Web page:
Much of the current neighborhood-based research uses variables aggregated on administrative boundaries such as zip codes, census tracts, and block groups. However, other methods using current technological advances in geographic sciences may broaden our ability to explore the spatial concentration of neighborhood factors affecting individuals and groups. This article builds on extant neighborhood-based research methods and proposes using a geographic information system (GIS) to explore a conceptually new method of defining neighborhood boundaries for social measurement. Geospatial factors are important in the formation of neighborhoods, and a GIS can be used to define neighborhood boundaries that account for the spatial factors influencing the natural flow and pattern of neighbor interactions. Georeferenced data from the 2000 U.S. census for a midwestern city are presented to elucidate the potential aggregation problems and theoretical arguments. Moran's I statistics show that administrative boundaries may not be valid aggregate measures of neighborhoods or their effects.
KEY WORDS: geographic information system; measurement; neighborhood boundaries; neighborhood effects
The effects of place on social outcomes have long been an interest of social work research. Much of the current neighborhood-based research uses variables aggregated on administrative boundaries such as census tracts, block groups, and zip codes to explore phenomena occurring within these geospatially bound social networks (Coulton, 2005; Coulton, Cook, & Irwin, 2004; Coulton, Korbin, Chan, & Su, 2001; Coulton, Korbin, & Su, 1999; Dietz, 2002; Grannis, 1998, 2005; Mayer & Jencks, 1989; Raudenbush & Sampson, 1999; Sampson, Morenoff, & Gannon-Rowley, 2002; Sampson & Raudenbush, 1999). Census tract- and similar-level data have a place in social work research; however, novel methods using current technological advances in geographic sciences may broaden our ability to explore the spatial concentration of neighborhood factors affecting individuals and groups.
Neighborhoods are geographically bounded groupings of households and institutions connected through structures and processes (Coulton et al., 1999). Collective attributes of neighborhoods are important to measure because of their potential to elucidate how ecological factors moderate the effects of other variables or interventions. The homological problem, hence a problem of social measurement, inherent in this approach is the assumption that aggregate data based on administratively defined neighborhoods are an accurate and adequate representation of the "true" neighborhood (Coulton, 2005; Coulton et al., 2001, 2004; Sampson et al., 2002). Approaches that disregard how individuals themselves define the neighborhoods in which they live may introduce significant measurement error (Coulton et al., 2001). In addition, misspecified boundaries result in ambiguities that "have undermined the authenticity and statistical power of community studies and biased downward the estimates of community effects" (Coulton, 2005, p. 75).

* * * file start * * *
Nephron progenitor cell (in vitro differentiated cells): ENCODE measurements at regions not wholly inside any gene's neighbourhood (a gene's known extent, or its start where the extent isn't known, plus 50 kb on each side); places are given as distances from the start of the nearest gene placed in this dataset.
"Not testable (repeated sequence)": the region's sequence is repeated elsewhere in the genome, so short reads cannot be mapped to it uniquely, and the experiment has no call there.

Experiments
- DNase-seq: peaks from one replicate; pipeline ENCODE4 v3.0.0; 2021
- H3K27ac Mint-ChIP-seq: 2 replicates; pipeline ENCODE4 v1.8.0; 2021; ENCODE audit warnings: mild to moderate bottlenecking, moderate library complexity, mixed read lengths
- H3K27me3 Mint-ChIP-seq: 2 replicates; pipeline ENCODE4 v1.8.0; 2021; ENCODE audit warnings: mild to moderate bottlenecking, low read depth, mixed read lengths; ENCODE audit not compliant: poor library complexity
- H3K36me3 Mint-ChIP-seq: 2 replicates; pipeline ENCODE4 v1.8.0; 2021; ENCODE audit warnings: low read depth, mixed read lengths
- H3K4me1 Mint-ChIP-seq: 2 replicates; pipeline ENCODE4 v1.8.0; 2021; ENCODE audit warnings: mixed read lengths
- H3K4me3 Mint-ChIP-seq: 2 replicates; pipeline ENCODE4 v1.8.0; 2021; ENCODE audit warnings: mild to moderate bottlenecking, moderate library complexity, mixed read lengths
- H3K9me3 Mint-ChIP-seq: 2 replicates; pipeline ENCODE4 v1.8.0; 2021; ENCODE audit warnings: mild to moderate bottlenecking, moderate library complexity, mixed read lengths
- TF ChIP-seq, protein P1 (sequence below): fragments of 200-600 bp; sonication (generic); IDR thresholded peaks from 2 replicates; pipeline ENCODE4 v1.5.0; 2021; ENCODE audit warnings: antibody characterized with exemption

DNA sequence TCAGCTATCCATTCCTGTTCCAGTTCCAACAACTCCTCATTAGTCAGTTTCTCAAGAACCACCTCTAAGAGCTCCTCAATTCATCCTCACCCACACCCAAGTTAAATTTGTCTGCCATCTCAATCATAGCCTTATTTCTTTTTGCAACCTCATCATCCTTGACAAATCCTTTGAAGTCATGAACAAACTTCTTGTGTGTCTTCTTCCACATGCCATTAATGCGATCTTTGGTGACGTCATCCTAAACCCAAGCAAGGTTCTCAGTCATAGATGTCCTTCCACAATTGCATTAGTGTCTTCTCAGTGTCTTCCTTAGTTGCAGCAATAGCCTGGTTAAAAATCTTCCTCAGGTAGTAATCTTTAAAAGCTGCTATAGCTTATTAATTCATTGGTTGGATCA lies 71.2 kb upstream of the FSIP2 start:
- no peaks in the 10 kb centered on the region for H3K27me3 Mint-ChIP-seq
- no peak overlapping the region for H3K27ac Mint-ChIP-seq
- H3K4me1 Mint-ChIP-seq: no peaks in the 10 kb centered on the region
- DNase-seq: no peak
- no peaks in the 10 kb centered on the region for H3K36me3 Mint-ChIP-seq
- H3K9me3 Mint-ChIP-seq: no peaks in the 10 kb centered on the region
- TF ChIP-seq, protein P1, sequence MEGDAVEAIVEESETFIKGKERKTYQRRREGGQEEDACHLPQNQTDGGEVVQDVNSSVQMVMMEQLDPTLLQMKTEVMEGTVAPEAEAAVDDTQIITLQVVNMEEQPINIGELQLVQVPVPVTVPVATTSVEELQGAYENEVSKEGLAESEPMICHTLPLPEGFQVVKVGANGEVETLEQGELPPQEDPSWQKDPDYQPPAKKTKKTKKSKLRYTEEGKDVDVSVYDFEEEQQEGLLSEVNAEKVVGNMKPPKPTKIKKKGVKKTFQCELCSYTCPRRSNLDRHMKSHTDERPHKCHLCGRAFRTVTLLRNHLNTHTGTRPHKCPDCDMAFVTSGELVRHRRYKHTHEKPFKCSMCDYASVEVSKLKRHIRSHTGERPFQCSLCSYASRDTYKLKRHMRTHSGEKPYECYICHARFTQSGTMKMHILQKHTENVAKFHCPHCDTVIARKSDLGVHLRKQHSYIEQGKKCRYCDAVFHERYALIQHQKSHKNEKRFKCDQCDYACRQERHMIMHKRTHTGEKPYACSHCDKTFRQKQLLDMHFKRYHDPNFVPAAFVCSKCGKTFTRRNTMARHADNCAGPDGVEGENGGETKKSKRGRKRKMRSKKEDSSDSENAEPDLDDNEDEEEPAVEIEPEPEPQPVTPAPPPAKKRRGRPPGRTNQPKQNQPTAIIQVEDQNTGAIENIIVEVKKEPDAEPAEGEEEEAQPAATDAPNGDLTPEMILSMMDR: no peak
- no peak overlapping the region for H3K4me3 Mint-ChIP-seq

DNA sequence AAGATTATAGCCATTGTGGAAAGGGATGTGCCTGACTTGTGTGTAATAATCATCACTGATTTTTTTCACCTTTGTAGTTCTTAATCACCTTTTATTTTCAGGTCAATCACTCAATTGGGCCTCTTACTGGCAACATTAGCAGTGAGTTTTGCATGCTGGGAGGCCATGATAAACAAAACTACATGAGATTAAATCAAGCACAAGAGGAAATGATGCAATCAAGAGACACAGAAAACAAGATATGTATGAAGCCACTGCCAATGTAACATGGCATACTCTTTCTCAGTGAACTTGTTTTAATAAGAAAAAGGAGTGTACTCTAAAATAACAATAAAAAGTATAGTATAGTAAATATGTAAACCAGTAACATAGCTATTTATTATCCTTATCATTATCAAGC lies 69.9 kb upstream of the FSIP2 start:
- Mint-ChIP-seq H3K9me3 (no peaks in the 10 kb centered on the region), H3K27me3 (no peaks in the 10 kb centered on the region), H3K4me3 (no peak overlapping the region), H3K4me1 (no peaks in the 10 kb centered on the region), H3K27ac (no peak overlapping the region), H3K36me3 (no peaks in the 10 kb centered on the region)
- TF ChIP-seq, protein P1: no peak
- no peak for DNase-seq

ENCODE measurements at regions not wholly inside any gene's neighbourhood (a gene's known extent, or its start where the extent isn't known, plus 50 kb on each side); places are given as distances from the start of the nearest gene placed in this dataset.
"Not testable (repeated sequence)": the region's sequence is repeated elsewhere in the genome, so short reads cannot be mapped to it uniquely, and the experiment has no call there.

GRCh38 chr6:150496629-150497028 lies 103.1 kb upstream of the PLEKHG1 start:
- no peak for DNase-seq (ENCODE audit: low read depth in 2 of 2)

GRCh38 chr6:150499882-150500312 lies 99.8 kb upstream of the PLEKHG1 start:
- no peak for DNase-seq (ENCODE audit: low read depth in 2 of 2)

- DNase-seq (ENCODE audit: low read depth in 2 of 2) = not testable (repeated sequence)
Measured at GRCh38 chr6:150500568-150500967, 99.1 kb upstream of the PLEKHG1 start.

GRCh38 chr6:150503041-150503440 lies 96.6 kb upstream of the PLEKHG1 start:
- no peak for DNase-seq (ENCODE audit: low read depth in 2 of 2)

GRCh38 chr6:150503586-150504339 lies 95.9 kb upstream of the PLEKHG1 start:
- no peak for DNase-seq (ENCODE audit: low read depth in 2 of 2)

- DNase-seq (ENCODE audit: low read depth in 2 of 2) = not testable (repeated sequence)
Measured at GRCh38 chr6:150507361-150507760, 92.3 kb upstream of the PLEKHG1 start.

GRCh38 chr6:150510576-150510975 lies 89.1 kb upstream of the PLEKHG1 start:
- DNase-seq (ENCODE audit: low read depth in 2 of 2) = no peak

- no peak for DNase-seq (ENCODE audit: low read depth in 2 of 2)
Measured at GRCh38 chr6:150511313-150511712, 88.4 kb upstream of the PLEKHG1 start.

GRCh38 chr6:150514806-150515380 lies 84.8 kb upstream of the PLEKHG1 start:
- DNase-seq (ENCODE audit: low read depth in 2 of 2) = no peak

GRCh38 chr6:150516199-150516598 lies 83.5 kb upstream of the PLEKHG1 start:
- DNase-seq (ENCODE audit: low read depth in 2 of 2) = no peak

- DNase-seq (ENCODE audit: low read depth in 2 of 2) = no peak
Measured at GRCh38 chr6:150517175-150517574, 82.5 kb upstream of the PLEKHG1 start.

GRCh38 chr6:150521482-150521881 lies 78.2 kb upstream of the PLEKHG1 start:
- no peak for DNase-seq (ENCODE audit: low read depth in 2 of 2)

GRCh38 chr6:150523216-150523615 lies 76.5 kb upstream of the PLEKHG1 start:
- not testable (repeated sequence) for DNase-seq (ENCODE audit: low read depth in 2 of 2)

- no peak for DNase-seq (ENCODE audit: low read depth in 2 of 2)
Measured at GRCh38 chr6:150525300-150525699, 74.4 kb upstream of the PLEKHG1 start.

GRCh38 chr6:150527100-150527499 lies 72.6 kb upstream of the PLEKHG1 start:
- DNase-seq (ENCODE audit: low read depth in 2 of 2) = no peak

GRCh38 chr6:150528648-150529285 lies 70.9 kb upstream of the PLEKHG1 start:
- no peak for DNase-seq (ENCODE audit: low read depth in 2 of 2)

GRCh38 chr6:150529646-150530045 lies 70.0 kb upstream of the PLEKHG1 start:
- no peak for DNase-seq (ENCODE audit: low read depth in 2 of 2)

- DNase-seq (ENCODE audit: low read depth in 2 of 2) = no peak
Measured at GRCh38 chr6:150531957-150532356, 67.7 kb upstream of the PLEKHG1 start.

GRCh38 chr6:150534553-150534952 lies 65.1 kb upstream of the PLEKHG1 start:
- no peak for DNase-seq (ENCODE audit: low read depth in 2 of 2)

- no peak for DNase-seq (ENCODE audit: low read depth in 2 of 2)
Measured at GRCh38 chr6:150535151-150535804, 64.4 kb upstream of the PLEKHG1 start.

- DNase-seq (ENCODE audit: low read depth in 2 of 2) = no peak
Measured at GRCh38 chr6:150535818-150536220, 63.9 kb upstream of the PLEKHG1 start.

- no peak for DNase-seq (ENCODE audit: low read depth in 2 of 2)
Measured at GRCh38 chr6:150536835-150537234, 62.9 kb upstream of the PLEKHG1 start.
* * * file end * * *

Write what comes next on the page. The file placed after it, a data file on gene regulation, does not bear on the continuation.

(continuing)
It is argued here that neighborhoods are more than a summary of attributes; they are collectives that grow out of and share an ecological context with certain geospatial boundaries. The literature on neighborhood effects points to the challenges of accurately defining neighborhood boundaries for social work research. Accurate specification of boundaries in research is necessary to meet the basic statistical and measurement principal of maximizing between-group variance and minimizing within-group variance. Inaccurately specified boundaries may lead to excessive variance within the groups (problematic heterogeneity), increased measurement error, and unreliable results. Limited between-group variance (problematic homogeneity) may show little differences across groups and yield spurious null results. …